As Leslie mentioned last week in her post, this advice has generated a lot of guilt in a lot of writers and artists. Leslie and I are both strong believers in rituals for artists, but we also believe that you have to create your own.  There are lots of books that tell you to do other things first thing on rising, with advice ranging from getting on your exercycle to drinking a glass of hot water with lemon – and while I am sure these are all fine things to do, you don’t HAVE to.  Really. Lots of people go to the gym after work, not when they wake up, and they seem to be as healthy as anyone else, if not healthier than most. And you can do this with writing, too.  Write after work. Write before you go to bed.  Write while eating your tuna sandwich at lunch. Write while on hold with the cable company.  (I have done all these things, and can speak to their efficacy.) Or better, do make an appointment with yourself to write regularly. Maybe it will be every Sunday morning, while the rest of the household sleeps. Maybe it will be Mondays, Wednesdays, and Fridays from 5 to 6 after everyone else has left the office.

But don’t let anyone tell you that waking up at 6 AM and writing is essential to YOUR life as an artist, whatever kind of artist you may be.  Some do – most don’t.  Quite possibly all you want to do in the morning is drink your coffee and read the newspaper or a blog.

Enjoy your coffee.


Finishing

June 29, 2009

Posted by Deborah Atherton

I’m guessing most creative people have a number of unfinished projects languishing in their basement, attic, or desk drawer. How many of us have half-written stories, treatments for never-written screenplays, still life paintings featuring a bowl and no fruit, unstrung guitars, unglazed pots, or scratchy renditions of songs that never got transferred from cassette to MP3 lingering somewhere in the background?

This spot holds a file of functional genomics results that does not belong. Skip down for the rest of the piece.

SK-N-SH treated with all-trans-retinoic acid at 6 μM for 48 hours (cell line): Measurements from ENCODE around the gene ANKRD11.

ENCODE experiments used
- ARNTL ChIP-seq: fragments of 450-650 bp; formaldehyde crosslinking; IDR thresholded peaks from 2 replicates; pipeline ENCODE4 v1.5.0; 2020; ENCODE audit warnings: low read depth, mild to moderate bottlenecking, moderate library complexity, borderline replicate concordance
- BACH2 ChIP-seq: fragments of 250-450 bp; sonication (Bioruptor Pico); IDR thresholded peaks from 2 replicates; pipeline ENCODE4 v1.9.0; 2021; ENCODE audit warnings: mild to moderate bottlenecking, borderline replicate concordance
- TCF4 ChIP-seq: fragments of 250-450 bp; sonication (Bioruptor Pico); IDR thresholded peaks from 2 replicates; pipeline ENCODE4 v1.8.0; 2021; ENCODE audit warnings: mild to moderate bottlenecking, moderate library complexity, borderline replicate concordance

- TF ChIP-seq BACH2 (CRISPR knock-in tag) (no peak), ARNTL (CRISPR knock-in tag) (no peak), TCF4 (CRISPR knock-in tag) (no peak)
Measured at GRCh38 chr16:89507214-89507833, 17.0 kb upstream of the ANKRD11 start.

Well, dear readers, me too. It’s not that I can’t ever finish things. I’ve finished short stories that got published, opera and music theater pieces that got produced, articles, reviews, etc. etc. But. But. Sometimes it doesn’t happen; sometimes work gets lost or dropped or put aside. And sometimes – as for instance just a few days ago – it suddenly occurs to me that I am more than two-thirds of the way through my new project – in this case my novel – and a wave of – terror is too big a word for it – I suppose anxiety will have to do – a wave, or at least a current, of anxiety hits me. Finishing the novel seems too final, too scary, and not nearly as far off as it was 200 pages ago. And so my writing hours get postponed from morning to evening, and suddenly it is now or a whole day will be lost, and I force myself to sit down at the computer and promise I will let myself get up after a paragraph if I really, really can’t do it.

But if I can make myself do it – if I can force myself to push through the resistance and sit down and focus on doing the thing I love – the rewards are often great. When I finally sat down a few days ago, I didn’t get up after one paragraph. Time disappeared as soon I dove back into the story, and several hours passed quickly. A few more pages made their appearance, bringing me closer to The End. And I once more learned the lesson we all know, really, that nothing happens unless you sit down and allow it to happen. But only another creative person knows how great the distance is between standing and staring down at your desk, and actually sitting down to work. You could drive from New York to Miami, and it would seem short compared to the time it takes to get from the edge of your desk to sitting yourself firmly in that chair.

We all have to make that long-distance journey, every time we commit once more to finishing our creative work. It’s the distance between dreaming and doing, and no one can make it easy for us. But if we’re sure to pack plenty of coffee and water, and check in with friends along the way, we can usually complete our trip. And nothing feels better than arriving at the destination we set when we began.